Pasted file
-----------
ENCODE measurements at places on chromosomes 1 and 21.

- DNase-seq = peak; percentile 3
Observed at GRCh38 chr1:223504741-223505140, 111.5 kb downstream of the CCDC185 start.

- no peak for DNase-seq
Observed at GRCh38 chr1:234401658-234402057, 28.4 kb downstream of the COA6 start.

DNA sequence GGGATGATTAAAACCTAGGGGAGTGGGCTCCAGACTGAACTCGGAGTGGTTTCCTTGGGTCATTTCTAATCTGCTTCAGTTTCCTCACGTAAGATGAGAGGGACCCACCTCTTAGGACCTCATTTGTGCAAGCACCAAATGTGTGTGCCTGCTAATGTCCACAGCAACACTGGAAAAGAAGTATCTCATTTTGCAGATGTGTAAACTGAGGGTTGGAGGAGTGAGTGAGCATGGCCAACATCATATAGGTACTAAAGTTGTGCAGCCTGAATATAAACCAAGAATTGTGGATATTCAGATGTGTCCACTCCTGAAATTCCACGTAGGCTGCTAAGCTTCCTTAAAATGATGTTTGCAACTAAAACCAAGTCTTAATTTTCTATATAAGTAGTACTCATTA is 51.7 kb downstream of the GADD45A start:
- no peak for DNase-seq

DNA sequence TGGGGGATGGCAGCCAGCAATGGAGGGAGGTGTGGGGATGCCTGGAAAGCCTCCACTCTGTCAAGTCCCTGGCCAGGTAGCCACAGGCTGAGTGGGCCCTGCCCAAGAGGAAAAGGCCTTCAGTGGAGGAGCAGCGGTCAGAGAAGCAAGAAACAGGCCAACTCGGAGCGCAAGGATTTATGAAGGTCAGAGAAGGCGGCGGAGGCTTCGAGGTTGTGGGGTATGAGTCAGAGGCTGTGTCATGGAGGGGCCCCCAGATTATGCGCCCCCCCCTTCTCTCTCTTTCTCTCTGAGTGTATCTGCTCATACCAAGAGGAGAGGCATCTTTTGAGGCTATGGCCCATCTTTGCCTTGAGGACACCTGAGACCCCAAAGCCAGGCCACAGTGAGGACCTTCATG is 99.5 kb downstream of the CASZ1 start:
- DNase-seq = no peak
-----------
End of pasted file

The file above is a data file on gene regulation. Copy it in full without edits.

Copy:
ENCODE measurements at places on chromosomes 1 and 21.

- DNase-seq = peak; percentile 3
Observed at GRCh38 chr1:223504741-223505140, 111.5 kb downstream of the CCDC185 start.

- no peak for DNase-seq
Observed at GRCh38 chr1:234401658-234402057, 28.4 kb downstream of the COA6 start.

DNA sequence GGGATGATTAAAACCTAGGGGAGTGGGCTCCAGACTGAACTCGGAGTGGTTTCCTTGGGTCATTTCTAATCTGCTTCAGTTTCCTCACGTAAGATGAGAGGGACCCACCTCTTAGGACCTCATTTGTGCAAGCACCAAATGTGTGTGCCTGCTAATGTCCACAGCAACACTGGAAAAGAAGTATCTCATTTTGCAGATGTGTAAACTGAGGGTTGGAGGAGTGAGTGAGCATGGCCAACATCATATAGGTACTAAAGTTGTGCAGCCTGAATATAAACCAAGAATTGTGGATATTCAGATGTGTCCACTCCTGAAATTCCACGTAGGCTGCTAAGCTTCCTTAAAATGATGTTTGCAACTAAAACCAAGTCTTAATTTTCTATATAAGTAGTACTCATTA is 51.7 kb downstream of the GADD45A start:
- no peak for DNase-seq

DNA sequence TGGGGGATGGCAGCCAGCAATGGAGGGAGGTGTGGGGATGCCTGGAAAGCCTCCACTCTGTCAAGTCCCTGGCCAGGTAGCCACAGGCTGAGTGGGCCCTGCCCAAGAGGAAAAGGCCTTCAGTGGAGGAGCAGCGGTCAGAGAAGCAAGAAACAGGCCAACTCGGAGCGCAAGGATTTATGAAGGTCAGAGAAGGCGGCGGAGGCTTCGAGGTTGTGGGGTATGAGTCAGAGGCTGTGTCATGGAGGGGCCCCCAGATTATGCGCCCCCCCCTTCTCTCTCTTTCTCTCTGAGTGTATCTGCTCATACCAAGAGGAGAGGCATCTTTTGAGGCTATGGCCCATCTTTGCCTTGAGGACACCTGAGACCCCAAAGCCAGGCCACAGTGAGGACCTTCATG is 99.5 kb downstream of the CASZ1 start:
- DNase-seq = no peak